«Since I left you, mine eye is in my mind;
And that which governs me to go about».
More from a sense of duty than a meaningful expression of emotion, the poet professes to see the young man in everything while he is away from the youth.
Since I left you, mine eye is in my mind;
The eye-mind dichotomy presented in the first line — “Since I left you, mine eye is in my mind” — recalls earlier sonnets in which thoughts of the young man contented the poet during their separation. Additionally, the use of the words “most” and “true” in the rhyming couplet is similar to their use in Sonnet 110 and hints that the poet is still trying to prove — perhaps more to himself than to the young man — his re-energized love for the youth: “Incapable of more, replete with you, / My most true mind thus maketh mine eye untrue.” Here, “most true mind” means that the only truth that the poet recognizes is his complete devotion to the young man.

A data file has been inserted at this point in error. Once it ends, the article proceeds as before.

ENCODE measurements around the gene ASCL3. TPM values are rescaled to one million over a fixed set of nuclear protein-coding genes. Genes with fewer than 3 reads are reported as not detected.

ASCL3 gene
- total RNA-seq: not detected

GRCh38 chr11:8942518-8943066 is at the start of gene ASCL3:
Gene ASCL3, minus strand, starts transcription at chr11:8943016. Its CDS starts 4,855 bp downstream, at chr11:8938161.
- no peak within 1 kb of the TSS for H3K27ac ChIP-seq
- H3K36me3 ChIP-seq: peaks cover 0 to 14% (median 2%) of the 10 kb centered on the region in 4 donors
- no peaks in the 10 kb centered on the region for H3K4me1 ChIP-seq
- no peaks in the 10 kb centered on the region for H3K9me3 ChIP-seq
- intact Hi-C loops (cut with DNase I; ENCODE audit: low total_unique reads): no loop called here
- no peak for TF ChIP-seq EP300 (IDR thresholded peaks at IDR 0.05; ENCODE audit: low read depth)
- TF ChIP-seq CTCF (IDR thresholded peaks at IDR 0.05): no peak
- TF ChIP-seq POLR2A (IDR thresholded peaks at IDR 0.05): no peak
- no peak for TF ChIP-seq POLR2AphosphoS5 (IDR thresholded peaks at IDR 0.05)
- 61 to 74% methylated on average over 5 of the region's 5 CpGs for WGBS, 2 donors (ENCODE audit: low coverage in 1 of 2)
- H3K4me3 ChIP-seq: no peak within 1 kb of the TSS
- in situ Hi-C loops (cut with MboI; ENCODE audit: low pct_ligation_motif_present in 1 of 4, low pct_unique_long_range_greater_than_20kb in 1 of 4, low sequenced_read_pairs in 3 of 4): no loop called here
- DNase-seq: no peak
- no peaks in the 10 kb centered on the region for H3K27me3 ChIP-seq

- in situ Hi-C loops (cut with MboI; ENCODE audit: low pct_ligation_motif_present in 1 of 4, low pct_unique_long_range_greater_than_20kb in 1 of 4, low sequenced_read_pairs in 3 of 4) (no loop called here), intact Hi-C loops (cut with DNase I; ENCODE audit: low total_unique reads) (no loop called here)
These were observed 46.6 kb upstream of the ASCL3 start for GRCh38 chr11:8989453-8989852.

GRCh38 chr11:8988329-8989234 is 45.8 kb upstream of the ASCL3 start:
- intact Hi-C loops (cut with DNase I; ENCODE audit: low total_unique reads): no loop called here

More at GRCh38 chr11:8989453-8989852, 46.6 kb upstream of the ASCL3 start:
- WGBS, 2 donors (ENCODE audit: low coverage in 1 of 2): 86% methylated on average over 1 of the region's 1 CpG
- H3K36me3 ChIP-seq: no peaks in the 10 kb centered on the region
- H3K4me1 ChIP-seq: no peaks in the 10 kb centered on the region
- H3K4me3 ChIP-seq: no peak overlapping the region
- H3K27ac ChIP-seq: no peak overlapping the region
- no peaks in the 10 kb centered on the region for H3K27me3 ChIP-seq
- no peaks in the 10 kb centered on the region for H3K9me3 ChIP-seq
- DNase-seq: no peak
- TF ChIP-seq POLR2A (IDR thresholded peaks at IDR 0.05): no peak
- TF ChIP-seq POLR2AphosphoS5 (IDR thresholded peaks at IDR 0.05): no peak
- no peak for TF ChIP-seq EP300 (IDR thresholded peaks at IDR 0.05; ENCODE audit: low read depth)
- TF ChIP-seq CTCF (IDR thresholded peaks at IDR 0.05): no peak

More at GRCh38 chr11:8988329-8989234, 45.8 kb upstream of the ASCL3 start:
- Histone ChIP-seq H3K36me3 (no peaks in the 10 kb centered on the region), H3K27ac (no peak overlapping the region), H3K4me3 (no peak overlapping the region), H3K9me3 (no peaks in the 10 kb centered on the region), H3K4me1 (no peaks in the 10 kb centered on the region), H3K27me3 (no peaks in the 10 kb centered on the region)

English audio from YouTube Channel Socratica
Summary from Cliffsnotes.com